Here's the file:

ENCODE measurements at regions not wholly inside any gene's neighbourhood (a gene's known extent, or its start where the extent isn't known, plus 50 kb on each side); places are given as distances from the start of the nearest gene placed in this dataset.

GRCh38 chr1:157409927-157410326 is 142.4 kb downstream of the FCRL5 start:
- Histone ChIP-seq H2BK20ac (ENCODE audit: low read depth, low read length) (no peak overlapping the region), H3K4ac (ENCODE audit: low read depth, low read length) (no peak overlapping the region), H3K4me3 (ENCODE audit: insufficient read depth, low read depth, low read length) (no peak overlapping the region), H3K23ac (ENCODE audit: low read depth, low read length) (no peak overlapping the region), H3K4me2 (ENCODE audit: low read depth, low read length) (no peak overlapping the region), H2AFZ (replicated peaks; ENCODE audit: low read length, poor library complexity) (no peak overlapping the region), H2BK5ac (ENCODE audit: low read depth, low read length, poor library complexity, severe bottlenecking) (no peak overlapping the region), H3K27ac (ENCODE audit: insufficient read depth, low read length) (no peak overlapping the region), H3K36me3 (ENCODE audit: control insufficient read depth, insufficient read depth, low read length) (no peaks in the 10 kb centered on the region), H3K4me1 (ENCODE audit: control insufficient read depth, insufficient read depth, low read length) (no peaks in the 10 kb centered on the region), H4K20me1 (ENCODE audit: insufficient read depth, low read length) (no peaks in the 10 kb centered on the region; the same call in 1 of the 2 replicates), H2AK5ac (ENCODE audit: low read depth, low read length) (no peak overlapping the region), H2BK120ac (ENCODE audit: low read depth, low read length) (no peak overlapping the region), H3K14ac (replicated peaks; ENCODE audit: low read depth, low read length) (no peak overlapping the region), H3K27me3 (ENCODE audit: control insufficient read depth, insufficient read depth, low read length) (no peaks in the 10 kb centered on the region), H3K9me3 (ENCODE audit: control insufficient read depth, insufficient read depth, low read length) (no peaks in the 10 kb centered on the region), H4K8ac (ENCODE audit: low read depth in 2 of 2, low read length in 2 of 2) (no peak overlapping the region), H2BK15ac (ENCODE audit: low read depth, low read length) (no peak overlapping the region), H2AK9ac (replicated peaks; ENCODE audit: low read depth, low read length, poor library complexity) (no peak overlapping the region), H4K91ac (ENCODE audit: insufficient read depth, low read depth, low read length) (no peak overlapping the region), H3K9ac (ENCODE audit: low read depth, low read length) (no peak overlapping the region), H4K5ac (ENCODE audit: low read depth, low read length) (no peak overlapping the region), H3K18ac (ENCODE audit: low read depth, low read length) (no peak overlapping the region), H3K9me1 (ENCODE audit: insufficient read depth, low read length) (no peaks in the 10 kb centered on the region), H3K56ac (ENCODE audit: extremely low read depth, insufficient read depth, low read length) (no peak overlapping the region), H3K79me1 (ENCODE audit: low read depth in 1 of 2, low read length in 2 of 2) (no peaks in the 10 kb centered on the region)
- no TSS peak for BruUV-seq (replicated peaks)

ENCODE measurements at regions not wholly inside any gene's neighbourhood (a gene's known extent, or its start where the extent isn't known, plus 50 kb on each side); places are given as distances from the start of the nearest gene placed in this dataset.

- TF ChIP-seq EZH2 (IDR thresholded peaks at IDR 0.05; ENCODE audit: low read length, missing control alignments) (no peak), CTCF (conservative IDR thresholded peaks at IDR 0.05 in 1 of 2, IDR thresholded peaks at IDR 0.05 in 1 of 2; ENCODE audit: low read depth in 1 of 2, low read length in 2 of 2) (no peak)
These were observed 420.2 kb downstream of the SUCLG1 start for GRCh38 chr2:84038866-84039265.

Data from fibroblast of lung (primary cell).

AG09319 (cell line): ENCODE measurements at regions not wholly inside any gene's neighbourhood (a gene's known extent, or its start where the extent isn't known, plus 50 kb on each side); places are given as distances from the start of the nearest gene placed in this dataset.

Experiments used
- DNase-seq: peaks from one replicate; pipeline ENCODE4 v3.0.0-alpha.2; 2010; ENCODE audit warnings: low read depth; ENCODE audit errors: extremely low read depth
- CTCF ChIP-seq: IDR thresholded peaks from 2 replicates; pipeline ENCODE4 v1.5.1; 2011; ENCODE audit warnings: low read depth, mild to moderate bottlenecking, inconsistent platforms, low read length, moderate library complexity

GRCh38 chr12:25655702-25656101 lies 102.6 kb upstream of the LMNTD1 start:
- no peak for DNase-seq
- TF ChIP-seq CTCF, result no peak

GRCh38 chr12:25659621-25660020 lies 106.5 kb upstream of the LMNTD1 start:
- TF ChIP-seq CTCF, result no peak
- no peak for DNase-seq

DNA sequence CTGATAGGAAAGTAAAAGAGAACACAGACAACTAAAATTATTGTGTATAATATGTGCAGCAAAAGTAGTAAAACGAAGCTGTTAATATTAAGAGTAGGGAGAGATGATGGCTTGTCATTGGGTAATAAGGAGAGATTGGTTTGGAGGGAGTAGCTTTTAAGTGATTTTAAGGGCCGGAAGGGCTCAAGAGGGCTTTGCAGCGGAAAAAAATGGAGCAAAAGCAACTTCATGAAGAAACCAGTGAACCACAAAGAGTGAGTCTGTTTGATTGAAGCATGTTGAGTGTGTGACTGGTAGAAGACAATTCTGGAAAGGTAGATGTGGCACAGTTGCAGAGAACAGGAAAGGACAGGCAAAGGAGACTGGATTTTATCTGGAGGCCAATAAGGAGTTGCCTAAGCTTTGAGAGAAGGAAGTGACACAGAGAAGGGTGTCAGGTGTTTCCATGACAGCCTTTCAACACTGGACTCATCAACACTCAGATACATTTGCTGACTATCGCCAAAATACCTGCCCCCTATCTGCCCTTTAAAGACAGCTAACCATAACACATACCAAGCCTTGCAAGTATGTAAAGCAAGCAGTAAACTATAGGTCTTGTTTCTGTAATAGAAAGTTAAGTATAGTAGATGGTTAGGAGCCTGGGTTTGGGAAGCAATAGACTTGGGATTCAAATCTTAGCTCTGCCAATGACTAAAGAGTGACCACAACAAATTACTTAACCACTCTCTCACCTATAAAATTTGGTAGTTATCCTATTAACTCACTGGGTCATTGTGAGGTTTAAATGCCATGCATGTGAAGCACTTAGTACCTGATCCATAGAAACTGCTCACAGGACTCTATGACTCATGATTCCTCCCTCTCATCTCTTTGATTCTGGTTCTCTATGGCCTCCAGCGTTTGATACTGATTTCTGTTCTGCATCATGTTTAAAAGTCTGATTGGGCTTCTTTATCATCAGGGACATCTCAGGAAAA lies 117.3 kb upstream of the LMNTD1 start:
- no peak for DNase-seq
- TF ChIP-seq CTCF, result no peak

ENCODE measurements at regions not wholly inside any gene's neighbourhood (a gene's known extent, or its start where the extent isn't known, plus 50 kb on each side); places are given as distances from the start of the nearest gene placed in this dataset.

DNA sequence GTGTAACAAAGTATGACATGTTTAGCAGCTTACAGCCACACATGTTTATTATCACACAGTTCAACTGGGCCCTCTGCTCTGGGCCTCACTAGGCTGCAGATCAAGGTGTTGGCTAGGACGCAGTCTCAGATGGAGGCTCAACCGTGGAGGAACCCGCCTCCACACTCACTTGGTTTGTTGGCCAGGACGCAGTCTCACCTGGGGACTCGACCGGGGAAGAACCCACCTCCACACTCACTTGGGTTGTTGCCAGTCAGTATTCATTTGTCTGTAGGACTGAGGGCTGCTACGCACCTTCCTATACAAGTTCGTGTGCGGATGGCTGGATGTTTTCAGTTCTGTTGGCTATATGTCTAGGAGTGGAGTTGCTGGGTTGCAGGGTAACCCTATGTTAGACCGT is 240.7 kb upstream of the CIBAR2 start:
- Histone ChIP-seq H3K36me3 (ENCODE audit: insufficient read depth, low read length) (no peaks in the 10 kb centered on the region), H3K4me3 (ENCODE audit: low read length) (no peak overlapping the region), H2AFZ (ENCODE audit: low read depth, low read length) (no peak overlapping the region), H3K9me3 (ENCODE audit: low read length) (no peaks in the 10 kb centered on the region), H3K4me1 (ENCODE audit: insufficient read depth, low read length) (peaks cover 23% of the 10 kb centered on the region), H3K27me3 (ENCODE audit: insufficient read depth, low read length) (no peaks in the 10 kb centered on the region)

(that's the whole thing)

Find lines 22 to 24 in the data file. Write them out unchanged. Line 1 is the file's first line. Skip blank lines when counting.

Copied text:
ENCODE measurements at regions not wholly inside any gene's neighbourhood (a gene's known extent, or its start where the extent isn't known, plus 50 kb on each side); places are given as distances from the start of the nearest gene placed in this dataset.

DNA sequence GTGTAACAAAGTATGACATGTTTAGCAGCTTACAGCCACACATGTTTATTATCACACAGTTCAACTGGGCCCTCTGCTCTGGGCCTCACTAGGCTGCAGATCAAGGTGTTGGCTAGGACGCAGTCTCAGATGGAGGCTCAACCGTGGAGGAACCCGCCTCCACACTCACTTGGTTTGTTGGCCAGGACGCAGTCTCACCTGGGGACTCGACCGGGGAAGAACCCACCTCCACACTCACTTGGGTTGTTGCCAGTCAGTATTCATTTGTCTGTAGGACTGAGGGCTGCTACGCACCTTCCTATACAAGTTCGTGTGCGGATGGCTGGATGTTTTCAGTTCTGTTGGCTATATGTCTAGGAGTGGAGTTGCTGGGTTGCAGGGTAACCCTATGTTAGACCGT is 240.7 kb upstream of the CIBAR2 start:
- Histone ChIP-seq H3K36me3 (ENCODE audit: insufficient read depth, low read length) (no peaks in the 10 kb centered on the region), H3K4me3 (ENCODE audit: low read length) (no peak overlapping the region), H2AFZ (ENCODE audit: low read depth, low read length) (no peak overlapping the region), H3K9me3 (ENCODE audit: low read length) (no peaks in the 10 kb centered on the region), H3K4me1 (ENCODE audit: insufficient read depth, low read length) (peaks cover 23% of the 10 kb centered on the region), H3K27me3 (ENCODE audit: insufficient read depth, low read length) (no peaks in the 10 kb centered on the region)